As Lisa womans the radio, Chen asks Carter, "So, are you taking the cheerleader?" Pfft. Rena wishes she were a cheerleader. In reality, she's gonna pump my gas someday. Carter doesn't know what Chen's getting at, so she clarifies, "To the wedding. Or are they carding?" "Et tu, Deb?" Carter whines. Chen cracks that Rena gives new meaning to the word "girlfriend." Carter, trying to deflect, asks who Chen's taking, but she says she's not going, since "someone has to hold down the fort" at the hospital. "Not invited?" Carter snips. Chen rolls her eyes. Lisa calls behind her and asks Amira to find Luka immediately. Carter sticks his nose in, asking why. Lisa tells him about the multi-victim trauma and explains that the dispatcher wants to know how many County can take. "Three major, ten minor," Carter answers immediately. Lisa's like, thanks, Armchair Attending, but I think I'll just sit tight and wait for someone with a little authority to make that call. (She conveys all of that by blinking once; I've come to know her moods.) Lisa doesn't move, and Carter's like, "Tell them." Lisa blandly says, "I should ask Luka." Carter tosses the chart he's been holding and strides over to the radio, where he all but shoves Lisa aside and manfully orders the dispatcher, "Three major, ten minor." Lisa has a bad feeling about this.
Ambulance bay. The Milquetoastmobile is getting towed. Mark manages to snatch his tuxedo from the jaws of certain inconvenience as the tow truck rolls off. Carter watches the whole transaction; he offers Mark the use of his car just as a rig pulls up. Carter helps Pam to unload the patient, who's suffered blunt chest trauma. Mark, uselessly standing by, gets a page: it's Rachel, and she's stuck in St. Louis because of the rain. I start to get the picture that the rain is the cheap-ass catch-all excuse for why we won't be seeing Rachel, Doug, Carol, Susan, Morgenstern, and many, many others at the ceremony. But dude, I'd think they could at least afford to pay Yvonne Freakin' Zima. Pay her scale! Actually, don't. Anyway, Mark scurries inside to phone Rachel back, and Carter attends to the patient.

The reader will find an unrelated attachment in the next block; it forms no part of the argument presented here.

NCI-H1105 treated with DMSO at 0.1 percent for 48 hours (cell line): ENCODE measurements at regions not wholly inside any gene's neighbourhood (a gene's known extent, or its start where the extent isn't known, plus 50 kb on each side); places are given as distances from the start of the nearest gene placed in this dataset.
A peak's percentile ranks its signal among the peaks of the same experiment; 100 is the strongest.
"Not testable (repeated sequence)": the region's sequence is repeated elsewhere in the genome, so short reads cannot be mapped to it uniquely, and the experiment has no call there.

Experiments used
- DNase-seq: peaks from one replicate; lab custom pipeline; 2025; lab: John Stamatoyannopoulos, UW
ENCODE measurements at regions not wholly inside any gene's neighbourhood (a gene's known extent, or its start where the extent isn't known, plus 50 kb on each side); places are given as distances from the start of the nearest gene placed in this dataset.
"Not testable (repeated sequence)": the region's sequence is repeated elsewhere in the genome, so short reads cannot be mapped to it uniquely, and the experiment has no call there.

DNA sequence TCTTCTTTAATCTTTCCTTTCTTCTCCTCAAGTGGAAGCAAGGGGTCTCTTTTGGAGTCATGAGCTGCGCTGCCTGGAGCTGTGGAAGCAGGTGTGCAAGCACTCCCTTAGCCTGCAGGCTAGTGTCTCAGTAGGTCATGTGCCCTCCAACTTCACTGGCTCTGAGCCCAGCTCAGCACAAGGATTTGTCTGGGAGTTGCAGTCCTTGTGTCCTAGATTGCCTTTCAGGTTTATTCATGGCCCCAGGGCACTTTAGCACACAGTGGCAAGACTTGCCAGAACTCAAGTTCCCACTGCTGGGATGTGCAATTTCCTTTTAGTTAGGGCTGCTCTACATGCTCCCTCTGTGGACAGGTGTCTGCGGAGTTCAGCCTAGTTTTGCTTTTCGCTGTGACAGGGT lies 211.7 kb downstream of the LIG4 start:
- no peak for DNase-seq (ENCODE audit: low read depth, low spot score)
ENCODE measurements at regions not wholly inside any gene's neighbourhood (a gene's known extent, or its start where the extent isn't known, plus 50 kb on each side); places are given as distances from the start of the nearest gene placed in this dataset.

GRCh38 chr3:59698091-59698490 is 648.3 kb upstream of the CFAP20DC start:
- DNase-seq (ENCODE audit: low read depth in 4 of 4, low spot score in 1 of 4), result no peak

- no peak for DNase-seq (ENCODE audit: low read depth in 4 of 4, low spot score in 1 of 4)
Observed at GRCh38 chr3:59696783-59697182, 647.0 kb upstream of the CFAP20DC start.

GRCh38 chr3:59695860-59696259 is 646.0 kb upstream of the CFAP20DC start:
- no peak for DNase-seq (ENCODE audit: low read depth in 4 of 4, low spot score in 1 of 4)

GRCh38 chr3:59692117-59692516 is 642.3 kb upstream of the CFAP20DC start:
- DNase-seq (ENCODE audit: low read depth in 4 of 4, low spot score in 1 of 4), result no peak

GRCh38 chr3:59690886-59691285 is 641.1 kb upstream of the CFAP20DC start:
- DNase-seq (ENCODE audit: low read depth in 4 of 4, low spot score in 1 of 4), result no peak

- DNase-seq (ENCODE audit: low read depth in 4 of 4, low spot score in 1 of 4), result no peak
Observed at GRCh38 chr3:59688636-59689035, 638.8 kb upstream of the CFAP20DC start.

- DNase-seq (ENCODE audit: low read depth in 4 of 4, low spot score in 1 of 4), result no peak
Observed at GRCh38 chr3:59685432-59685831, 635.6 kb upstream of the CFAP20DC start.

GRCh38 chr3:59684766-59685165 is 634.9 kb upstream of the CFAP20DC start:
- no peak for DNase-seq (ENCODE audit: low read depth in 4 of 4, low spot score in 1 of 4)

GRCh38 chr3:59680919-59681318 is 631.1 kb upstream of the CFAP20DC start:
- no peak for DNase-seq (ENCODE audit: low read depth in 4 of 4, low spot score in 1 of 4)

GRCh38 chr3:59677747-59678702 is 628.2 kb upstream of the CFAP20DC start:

Master bedroom at Valium Villa; Elizabeth's just finished getting dressed. And, see, now she looks beautiful. Her dress is stunning: it's a simple, Empire-waist sleeveless shift of a satiny (though not too shiny) brownish-greenish-grey, with a long, sheer, lacy, somewhat sparkly embroidered jacket over it. Her makeup is very understated and her hair is loosely curled and casually coiffed. She really looks fantastic. Mama Corday rolls up and stops dead in the doorway. "Well?" Elizabeth prompts her. "You're getting married," breathes Mama Corday, with a smile. Aw. Elizabeth clasps her hands over her belly for a moment, ruefully remarking that it's not exactly as she imagined it would be. She carefully takes a seat at the vanity as Mama Corday comes to her side, passing a sketch of a nude male hanging on the wall beside the door. Okay, that had better not be a sketch of Mark. Gross. Anyway, Mama Corday talks about Elizabeth's pretending to be a bride, as a kid, with her ballet tutu on her head as a makeshift veil. She adds, "Weren't you going to marry that little freckle-faced boy who lived down the street?" Elizabeth recalls that his name was Tommy Bradshaw, and says that he was indicted for insurance fraud. Mama Corday laughs that things have already turned out better than Elizabeth had expected. Then, because the pleasant moment has gone on just about long enough, she needles Elizabeth that it's too bad her father won't be there. Elizabeth curtly agrees, and supposes that he couldn't get another flight. Mama Corday says she's sure he has some excuse: "He always does." Elizabeth, miffed, looks down. Mama Corday won't let it go, marveling that he couldn't even be bothered to make an effort. Elizabeth's whole face puckers as she starts to cry, and Mama Corday gently chides her not to ruin her makeup. I could go into what great writing this actually is -- for once -- and how mothers do have that sixth sense of how to push their children just far enough to piss them off and then scold them for being pissed off, but we all have mothers, so I'll just assume you know what I'm talking about. Except, not my mom. She never does that stuff. I just mean I've read about things like this happening. In books. Mama Corday starts in with the compliments about Elizabeth's appearance, and Elizabeth regains her composure. Mama Corday particularly admires the colour of the dress, and Elizabeth mutters, "Well, I didn't have much choice, did I? Had I worn white, I would've looked like I could sink the Titanic." Mama Corday laughs, and says there's only one thing missing. Elizabeth asks what; Mama Corday hands her a small jewellery box and explains, "They belonged to your grandmother. She wore them for her wedding, as did I. Now, I know you're not much for tradition, but if you were thinking of something old, something new, something borrowed --" "They're beautiful," Elizabeth interrupts, holding one earring up to her ear. Okay, I am married, but we basically eloped and got married in the County Recorder's Office in Norwalk, California, before one witness; we would have done it in front of none, if we could have, because the whole thing was so strange and embarrassing. But even so, I wore something old (my watch), something new (the dress -- a blue polyester polka-dotted number I'd bought on sale at the Gap a couple of days before the ceremony), something borrowed (Glark's hair gel), and something blue (the polish on my fingernails and toenails). Before you judge, give me a break: I'd been a student until literally three weeks before my wedding day, and, at the tender age of twenty-two, I was a child bride, besides. So I couldn't afford a Vera Wang. Big deal. Why bother dressing up for a JP?